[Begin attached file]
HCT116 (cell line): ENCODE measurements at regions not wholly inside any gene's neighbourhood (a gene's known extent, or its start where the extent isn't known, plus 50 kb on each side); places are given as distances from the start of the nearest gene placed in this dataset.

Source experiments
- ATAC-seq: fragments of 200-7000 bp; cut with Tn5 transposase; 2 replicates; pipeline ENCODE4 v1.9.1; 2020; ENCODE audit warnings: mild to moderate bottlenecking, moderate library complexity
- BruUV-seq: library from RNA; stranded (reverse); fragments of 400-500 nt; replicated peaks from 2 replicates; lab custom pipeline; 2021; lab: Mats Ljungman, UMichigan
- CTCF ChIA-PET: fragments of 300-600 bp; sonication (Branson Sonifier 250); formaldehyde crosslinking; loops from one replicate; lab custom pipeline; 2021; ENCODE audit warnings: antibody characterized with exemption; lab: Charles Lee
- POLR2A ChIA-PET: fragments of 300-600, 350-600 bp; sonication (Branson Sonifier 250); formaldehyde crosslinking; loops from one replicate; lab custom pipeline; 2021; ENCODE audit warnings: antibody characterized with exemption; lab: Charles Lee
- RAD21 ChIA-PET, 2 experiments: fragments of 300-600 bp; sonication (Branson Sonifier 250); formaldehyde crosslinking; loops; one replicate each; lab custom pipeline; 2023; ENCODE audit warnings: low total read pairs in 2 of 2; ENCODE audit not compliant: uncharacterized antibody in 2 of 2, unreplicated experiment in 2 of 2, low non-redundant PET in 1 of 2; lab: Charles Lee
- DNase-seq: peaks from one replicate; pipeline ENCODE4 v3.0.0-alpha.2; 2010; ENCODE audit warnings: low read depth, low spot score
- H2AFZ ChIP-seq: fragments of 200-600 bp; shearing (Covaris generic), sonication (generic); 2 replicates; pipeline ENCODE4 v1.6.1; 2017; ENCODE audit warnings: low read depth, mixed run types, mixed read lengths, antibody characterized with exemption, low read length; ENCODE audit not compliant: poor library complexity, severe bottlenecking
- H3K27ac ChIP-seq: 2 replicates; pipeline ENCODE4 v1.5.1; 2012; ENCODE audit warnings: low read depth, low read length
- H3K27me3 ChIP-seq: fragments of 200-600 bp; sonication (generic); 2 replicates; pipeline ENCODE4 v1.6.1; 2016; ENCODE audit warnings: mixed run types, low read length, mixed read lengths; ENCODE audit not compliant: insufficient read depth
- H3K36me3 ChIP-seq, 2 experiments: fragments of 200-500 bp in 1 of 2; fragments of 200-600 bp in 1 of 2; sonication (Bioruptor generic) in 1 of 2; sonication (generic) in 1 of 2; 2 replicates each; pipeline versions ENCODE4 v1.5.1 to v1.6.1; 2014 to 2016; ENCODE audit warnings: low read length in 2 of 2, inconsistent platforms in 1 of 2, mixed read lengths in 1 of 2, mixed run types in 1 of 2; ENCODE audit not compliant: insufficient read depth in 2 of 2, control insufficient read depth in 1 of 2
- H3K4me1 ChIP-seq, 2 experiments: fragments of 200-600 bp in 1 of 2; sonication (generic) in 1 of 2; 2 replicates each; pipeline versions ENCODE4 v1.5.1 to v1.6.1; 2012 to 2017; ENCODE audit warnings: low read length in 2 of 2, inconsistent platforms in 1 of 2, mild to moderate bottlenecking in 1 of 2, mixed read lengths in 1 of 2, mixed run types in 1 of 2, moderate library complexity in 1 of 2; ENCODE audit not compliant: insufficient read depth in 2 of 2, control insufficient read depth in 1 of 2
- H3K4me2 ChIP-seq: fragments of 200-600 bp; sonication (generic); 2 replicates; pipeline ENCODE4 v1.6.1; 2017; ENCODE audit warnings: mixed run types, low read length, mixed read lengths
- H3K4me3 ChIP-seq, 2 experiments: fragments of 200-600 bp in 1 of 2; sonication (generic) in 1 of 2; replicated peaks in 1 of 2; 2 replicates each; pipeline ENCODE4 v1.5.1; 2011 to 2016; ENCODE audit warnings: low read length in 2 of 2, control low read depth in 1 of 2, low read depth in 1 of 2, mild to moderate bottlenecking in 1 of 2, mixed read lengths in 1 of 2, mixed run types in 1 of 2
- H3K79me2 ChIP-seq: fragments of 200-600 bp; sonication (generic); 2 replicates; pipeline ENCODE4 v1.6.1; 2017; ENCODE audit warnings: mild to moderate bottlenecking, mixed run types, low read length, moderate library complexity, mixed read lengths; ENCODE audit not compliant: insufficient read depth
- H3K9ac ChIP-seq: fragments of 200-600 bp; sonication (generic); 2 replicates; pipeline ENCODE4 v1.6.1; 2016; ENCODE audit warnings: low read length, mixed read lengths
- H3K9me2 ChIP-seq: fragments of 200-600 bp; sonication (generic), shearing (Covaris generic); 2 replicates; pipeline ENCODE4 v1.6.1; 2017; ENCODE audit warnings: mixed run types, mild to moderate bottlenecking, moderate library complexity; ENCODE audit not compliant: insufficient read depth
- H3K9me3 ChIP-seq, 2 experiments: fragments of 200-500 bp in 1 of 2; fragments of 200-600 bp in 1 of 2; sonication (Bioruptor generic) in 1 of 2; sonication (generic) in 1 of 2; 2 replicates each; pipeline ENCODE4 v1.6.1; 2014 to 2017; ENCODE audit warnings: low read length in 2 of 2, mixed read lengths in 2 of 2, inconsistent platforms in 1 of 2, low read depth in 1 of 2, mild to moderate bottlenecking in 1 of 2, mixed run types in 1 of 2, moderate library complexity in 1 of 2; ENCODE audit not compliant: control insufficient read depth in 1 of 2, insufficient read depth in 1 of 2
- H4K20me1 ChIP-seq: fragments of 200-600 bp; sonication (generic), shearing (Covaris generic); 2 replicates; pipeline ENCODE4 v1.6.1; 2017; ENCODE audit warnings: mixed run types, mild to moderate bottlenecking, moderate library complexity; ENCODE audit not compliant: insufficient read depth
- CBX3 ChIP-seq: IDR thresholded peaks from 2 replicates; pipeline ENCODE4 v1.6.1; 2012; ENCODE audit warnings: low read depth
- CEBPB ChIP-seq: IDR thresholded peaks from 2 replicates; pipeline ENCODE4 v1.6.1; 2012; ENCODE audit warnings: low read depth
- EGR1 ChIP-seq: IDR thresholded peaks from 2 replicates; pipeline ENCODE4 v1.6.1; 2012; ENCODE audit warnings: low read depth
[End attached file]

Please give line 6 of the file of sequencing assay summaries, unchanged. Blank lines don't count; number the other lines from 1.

- POLR2A ChIA-PET: fragments of 300-600, 350-600 bp; sonication (Branson Sonifier 250); formaldehyde crosslinking; loops from one replicate; lab custom pipeline; 2021; ENCODE audit warnings: antibody characterized with exemption; lab: Charles Lee